Recently in Recordings
The Feast at Solhaug : Henrik Ibsen's play Gildet paa Solhaug (1856) inspired Wilhelm Stenhammer's opera Gillet på Solhaug. The world premiere recording is now available via Sterling CD, in a 3 disc set which includes full libretto and background history.
Honours yet again to Oehms Classics who understand the importance of excellence. A composer as good, and as individual, as Walter Braunfels deserves nothing less.
‘Can great music be inspired by the throw of the dice?’ asks Peter Phillips, director of The Tallis Scholars, in his liner notes to the ensemble’s new recording of Josquin’s Missa Di dadi (The Dice Mass). The fifteenth-century artist certainly had an abundant supply of devotional imagery. As one scholar has put it, during this age there was neither ‘an object nor an action, however trivial, that [was] not constantly correlated with Christ or salvation’.
Francesco Cavalli’s La Calisto was the composer’s ﬁfteenth opera, and the ninth to a libretto by Giovanni Faustini (1615-1651). First performed at the Teatro Sant’Apollinaire in Venice on 28th November 1651, the opera by might have been sub-titled ‘Gods Behaving Badly’, so debauched are the deities’ dalliances and deviations, so egotistical their deceptions.
New from Oehms Classics, Walter Braunfels Orchestral Songs Vol 1. Luxury singers - Valentina Farcas, Klaus Florian Vogt and Michael Volle, with the Staatskapelle Weimar, conducted by Hansjörg Albrecht.
Edouard Lalo (1823-92) is best known today for his instrumental works: the
Symphonie espagnole (which is, despite the title, a five-movement
violin concerto), the Symphony in G Minor, and perhaps some movements from his
ballet Namouna, a scintillating work that the young Debussy adored.
Two new recordings from highly acclaimed specialists Opera Rara -
Gounod La Colombe and Donizetti Le Duc d'Albe.
It is not often that a major work by a forgotten composer gets rediscovered
and makes an enormously favorable impression on today’s listeners. That has
happened, unexpectedly, with Herculanum, a four-act grand opera by
Félicien David, which in 2014 was recorded for the first time.
This recording, made in the Adrian Boult Hall at the Birmingham Conservatoire of Music in June 2014, is the fourth disc in SOMM’s series of recordings with Paul Spicer and the Birmingham Conservatoire Chamber Choir.
Félicien David’s intriguing Le désert, for vocal and orchestral forces plus narrator, was widely performed in its own day, then disappeared from the performing repertory for nearly a century.
This well-packed disc is a delight and a revelation. Until now, even the
most assiduous record collector had access to only a few of the nearly 100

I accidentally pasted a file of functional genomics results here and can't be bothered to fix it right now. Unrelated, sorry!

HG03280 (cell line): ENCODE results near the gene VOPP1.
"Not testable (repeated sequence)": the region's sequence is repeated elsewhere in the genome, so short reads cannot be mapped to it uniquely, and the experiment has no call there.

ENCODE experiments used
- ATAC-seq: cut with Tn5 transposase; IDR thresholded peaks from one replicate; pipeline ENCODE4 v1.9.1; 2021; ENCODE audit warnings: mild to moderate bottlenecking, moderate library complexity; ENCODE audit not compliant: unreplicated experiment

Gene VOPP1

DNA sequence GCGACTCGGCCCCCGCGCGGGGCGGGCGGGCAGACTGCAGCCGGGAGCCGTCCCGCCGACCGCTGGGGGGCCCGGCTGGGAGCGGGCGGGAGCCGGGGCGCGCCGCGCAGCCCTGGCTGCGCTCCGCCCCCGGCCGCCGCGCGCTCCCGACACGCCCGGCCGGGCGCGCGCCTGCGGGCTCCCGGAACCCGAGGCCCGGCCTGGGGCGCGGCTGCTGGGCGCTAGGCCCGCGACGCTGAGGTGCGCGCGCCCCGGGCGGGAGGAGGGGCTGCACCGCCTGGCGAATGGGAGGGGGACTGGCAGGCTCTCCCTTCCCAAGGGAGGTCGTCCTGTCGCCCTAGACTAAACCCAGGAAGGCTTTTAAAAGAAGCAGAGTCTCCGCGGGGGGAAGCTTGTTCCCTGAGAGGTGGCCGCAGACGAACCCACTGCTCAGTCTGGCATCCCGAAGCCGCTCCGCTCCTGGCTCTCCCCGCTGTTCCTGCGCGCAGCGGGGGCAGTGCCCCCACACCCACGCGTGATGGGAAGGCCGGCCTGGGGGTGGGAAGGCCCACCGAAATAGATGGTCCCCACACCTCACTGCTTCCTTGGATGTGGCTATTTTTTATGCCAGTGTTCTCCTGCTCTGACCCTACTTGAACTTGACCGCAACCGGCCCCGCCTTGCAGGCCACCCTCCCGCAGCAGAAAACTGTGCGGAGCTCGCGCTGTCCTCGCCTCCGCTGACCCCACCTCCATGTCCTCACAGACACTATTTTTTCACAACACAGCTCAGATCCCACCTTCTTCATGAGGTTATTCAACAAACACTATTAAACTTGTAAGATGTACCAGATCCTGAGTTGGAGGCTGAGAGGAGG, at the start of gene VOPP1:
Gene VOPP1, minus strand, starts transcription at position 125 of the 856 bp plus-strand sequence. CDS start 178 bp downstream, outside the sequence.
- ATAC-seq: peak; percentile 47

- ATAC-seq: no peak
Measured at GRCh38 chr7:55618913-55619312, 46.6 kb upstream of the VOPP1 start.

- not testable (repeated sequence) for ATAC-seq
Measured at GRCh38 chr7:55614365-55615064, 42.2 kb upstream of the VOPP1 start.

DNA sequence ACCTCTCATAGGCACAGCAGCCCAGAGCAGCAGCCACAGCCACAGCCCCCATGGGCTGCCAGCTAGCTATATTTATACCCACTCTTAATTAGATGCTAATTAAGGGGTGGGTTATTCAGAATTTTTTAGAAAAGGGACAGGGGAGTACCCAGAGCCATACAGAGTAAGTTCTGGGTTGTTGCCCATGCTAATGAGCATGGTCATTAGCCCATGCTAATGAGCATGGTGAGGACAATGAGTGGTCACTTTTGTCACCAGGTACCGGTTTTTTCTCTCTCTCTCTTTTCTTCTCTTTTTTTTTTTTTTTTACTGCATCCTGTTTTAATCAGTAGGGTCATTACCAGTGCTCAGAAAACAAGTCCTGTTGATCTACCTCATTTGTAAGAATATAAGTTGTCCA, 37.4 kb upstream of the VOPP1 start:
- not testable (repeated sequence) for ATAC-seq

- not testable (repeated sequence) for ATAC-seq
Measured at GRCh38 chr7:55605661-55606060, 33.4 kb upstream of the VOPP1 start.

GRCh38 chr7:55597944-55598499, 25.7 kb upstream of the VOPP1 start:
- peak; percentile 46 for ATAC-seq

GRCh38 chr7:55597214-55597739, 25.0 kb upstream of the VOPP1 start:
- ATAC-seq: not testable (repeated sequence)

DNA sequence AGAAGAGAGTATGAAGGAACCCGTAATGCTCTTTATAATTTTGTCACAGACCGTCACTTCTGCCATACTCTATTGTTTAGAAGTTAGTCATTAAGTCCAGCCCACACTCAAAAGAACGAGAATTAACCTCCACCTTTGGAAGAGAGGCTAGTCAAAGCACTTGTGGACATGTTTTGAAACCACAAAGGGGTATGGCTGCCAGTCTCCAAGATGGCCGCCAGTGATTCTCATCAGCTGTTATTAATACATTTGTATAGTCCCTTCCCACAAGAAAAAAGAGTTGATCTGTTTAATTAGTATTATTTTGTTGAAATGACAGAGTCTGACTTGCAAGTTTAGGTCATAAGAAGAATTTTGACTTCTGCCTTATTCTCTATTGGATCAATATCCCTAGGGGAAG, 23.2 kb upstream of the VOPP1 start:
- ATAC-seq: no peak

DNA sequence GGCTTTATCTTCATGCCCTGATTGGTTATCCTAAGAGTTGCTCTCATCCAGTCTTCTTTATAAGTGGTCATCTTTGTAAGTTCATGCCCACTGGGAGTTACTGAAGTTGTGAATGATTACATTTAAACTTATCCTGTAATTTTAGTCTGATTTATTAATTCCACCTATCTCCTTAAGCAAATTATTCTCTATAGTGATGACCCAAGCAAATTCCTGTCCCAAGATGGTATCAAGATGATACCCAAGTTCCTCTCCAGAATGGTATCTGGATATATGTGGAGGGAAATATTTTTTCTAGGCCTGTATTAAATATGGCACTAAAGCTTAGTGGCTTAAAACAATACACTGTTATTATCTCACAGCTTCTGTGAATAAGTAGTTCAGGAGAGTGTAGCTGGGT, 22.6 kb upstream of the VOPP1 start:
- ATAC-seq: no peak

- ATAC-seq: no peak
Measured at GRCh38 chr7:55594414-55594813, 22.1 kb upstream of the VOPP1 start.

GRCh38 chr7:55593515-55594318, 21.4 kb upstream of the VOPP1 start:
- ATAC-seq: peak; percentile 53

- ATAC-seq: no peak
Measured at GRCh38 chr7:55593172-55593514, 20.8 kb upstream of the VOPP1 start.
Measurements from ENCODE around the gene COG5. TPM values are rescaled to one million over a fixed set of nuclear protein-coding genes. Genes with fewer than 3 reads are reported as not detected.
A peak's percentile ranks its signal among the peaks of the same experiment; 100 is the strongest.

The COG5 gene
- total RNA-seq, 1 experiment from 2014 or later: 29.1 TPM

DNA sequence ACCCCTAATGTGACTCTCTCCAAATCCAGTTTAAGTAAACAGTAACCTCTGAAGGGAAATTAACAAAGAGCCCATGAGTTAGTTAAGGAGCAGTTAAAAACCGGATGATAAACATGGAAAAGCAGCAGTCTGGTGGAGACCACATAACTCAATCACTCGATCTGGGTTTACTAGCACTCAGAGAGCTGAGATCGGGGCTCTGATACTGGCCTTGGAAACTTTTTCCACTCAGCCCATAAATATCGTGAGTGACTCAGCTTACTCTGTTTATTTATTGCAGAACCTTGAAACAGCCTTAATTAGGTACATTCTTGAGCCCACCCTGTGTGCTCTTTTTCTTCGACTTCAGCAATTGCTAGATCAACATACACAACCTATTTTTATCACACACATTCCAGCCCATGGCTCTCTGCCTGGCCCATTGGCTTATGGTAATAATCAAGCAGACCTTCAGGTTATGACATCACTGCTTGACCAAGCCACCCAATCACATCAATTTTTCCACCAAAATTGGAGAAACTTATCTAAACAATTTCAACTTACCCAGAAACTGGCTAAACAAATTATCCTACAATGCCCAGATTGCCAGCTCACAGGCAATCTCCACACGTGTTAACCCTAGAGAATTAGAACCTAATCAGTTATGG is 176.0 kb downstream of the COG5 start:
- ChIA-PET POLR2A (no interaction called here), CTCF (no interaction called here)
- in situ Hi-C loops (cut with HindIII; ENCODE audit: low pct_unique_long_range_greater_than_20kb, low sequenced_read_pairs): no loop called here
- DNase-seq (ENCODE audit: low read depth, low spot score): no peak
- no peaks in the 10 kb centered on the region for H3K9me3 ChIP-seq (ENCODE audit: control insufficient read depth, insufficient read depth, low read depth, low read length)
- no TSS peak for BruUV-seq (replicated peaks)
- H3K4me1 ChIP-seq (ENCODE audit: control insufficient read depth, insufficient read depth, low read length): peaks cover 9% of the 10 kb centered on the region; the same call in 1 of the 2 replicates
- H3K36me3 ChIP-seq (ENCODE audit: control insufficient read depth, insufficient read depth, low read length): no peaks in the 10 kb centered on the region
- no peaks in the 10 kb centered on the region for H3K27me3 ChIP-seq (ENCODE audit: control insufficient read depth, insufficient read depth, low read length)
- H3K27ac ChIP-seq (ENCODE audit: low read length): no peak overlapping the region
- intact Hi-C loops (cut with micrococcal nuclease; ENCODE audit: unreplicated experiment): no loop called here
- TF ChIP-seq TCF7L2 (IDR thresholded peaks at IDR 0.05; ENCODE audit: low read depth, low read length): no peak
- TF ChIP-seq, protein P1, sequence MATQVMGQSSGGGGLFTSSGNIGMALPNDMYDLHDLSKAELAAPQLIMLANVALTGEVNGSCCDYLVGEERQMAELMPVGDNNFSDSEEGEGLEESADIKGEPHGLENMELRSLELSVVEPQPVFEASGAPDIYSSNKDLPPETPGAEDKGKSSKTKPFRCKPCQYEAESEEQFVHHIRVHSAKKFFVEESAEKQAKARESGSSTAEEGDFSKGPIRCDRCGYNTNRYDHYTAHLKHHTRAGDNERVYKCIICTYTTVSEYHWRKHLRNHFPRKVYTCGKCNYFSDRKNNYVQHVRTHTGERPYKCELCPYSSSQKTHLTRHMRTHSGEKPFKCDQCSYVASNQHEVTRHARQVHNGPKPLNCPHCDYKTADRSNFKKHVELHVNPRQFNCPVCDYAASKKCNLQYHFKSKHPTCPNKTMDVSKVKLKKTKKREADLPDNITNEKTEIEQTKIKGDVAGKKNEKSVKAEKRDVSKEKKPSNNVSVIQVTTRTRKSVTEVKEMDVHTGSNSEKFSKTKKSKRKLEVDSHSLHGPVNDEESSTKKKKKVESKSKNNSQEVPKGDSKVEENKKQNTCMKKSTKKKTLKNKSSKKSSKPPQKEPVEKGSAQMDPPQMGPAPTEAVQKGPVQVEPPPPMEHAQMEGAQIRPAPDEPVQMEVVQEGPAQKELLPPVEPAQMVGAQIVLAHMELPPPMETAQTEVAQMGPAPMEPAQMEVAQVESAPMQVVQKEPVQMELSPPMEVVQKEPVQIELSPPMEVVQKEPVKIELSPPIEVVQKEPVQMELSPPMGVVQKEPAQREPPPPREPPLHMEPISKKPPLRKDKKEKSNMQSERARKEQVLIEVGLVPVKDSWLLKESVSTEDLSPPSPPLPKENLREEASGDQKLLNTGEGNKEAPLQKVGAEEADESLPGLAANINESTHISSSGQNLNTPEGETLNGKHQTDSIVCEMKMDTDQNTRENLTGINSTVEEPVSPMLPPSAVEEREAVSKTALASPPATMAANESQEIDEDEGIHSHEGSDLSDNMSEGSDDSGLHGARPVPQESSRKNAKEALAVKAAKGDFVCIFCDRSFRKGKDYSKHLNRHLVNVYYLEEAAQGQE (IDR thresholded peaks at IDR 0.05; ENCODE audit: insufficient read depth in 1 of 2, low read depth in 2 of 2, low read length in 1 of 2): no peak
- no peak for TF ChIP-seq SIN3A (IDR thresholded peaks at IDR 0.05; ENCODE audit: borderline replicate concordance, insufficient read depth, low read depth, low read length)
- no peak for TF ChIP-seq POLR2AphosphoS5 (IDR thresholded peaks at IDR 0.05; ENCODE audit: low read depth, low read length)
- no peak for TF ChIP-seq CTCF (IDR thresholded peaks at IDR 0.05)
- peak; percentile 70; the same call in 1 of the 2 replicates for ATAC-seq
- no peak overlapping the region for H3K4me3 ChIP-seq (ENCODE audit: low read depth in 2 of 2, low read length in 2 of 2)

songs published by Félicien David (1810-76), in recordings by such notable
artists as Huguette Tourangeau, Ursula Mayer-Reinach, Udo Reinemann, and Joan
Sutherland (the last-mentioned singing the duet “Les Hirondelles”
This new release of John Taverner’s virtuosic and florid Missa
Corona spinea (produced by Gimell Records) comes two years after The
Tallis Scholars’ critically esteemed recording of the composer’s
Missa Gloria tibi Trinitas, which topped the UK Specialist Classical
Album Chart for 6 weeks, and with which the ensemble celebrated their
40th anniversary. The recording also includes Taverner’s two
settings of Dum transisset Sabbatum.
Sounds swirl with an urgent emotionality and meandering virtuosity on Jonas Kaufmann’s new Puccini album—the “real one”, according
to Kaufmann, whose works were also released earlier this year on Decca records, allegedly without his approval.
Marion Cotillard and Marc Soustrot bring the drama to the sweeping score of Arthur Honegger’s Jeanne d’Arc au
bûcher, an adaptation of the Trial of Joan of Arc
Stephen Paulus provided the musical world, and particularly the choral world, with music both provocative and pleasing through a combination of lyricism and a modern-Romantic tonal palette.
Richard Taruskin entitled his 1988 polemical critique of the notion of ‘authenticity’ in the context of historically informed performance, ‘The Pastness of the Present and the Presence of the Past’.
As the editor of Opera magazine, John Allison, notes in his editorial in the June issue, Donizetti fans are currently spoilt for choice, enjoying a ‘Donizetti revival’ with productions of several of the composer’s lesser known works cropping up in houses around the world.
Philippe Jaroussky lends poetry and poise to the sounds of nineteenth- and
Carolyn Sampson has long avoided the harsh glare of stardom but become a favourite singer for “those in the know” — and if you are not one of those it is about time you were.
This Winterreise is the final instalment of Matthias Goerne’s series of Schubert lieder for Harmonia Mundi and it brings the Matthias Goerne Schubert Edition, begun in 2008, to a dark, harrowing close.
16 May 2006
PUCCINI: Madama Butterfly